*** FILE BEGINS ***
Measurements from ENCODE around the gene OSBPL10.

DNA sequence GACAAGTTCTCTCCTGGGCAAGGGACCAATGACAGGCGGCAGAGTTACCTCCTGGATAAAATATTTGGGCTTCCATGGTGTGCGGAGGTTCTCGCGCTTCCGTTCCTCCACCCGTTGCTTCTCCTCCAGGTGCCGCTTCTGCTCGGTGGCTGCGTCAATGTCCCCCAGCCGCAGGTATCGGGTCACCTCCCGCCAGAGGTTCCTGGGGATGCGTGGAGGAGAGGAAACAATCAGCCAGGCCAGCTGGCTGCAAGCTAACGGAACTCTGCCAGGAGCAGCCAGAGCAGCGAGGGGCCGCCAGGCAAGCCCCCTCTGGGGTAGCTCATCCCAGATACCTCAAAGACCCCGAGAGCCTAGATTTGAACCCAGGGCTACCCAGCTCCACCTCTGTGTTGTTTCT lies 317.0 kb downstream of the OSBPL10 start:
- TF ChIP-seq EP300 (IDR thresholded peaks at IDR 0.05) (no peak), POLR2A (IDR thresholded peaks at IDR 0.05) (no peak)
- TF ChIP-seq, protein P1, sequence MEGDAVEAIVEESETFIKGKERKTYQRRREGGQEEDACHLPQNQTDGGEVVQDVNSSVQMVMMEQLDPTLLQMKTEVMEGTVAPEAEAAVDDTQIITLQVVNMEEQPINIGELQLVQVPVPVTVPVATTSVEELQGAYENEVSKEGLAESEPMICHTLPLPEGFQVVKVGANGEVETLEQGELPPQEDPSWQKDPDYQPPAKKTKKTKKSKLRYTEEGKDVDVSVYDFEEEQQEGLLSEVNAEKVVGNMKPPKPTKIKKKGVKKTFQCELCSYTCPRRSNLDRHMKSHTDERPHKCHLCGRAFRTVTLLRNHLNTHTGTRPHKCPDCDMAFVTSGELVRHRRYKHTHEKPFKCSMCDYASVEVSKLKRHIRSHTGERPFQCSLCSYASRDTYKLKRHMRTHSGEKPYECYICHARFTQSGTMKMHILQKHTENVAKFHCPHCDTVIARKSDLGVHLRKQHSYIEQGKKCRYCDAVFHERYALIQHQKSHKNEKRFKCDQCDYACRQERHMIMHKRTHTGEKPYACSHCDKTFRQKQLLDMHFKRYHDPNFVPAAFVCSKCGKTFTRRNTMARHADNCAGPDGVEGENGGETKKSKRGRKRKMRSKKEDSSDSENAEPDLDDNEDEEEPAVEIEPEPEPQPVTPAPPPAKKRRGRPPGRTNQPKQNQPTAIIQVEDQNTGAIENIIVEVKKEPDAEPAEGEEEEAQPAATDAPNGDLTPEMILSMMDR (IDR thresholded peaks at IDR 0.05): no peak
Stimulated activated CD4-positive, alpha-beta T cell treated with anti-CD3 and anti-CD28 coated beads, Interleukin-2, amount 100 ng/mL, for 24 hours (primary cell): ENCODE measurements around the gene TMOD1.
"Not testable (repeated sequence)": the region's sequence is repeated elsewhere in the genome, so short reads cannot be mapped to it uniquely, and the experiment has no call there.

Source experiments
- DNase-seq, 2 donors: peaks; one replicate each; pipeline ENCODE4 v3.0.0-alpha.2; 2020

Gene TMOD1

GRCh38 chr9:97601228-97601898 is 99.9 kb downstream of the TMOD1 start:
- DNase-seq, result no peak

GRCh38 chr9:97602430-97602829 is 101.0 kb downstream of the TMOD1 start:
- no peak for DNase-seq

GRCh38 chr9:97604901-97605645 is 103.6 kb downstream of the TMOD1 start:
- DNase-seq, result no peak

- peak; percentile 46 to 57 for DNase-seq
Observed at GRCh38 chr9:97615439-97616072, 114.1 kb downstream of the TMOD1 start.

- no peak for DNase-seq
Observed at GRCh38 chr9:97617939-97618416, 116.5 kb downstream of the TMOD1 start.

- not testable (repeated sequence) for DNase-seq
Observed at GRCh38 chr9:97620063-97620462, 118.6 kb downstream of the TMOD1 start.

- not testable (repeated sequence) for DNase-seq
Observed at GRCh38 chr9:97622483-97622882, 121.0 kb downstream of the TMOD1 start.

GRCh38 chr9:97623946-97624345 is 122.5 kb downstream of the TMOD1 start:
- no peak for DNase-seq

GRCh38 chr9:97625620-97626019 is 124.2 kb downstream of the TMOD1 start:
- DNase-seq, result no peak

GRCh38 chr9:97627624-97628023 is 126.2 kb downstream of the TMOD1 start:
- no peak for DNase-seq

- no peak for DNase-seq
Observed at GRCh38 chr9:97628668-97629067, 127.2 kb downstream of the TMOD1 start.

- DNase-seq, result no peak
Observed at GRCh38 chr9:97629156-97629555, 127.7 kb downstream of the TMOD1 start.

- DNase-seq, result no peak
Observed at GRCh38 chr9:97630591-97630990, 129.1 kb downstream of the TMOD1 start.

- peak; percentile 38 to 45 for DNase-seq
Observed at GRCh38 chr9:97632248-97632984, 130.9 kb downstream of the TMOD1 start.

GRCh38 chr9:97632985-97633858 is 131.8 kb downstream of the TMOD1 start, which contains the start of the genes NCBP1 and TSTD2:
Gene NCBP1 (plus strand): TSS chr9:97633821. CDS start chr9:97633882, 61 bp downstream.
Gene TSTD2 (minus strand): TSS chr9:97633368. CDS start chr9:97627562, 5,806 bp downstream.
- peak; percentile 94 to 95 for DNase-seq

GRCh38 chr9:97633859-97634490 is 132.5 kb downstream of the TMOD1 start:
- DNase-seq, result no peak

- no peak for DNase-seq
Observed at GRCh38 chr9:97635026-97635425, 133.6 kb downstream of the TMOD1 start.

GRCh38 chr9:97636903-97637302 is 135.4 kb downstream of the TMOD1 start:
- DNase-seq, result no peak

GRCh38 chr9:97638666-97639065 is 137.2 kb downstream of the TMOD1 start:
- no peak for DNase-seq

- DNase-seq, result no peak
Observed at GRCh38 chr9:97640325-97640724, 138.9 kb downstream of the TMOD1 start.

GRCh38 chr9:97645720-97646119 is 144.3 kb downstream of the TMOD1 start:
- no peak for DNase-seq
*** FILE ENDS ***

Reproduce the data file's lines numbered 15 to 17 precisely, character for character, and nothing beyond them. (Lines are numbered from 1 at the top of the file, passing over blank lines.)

- DNase-seq, result no peak

- peak; percentile 46 to 57 for DNase-seq
Observed at GRCh38 chr9:97615439-97616072, 114.1 kb downstream of the TMOD1 start.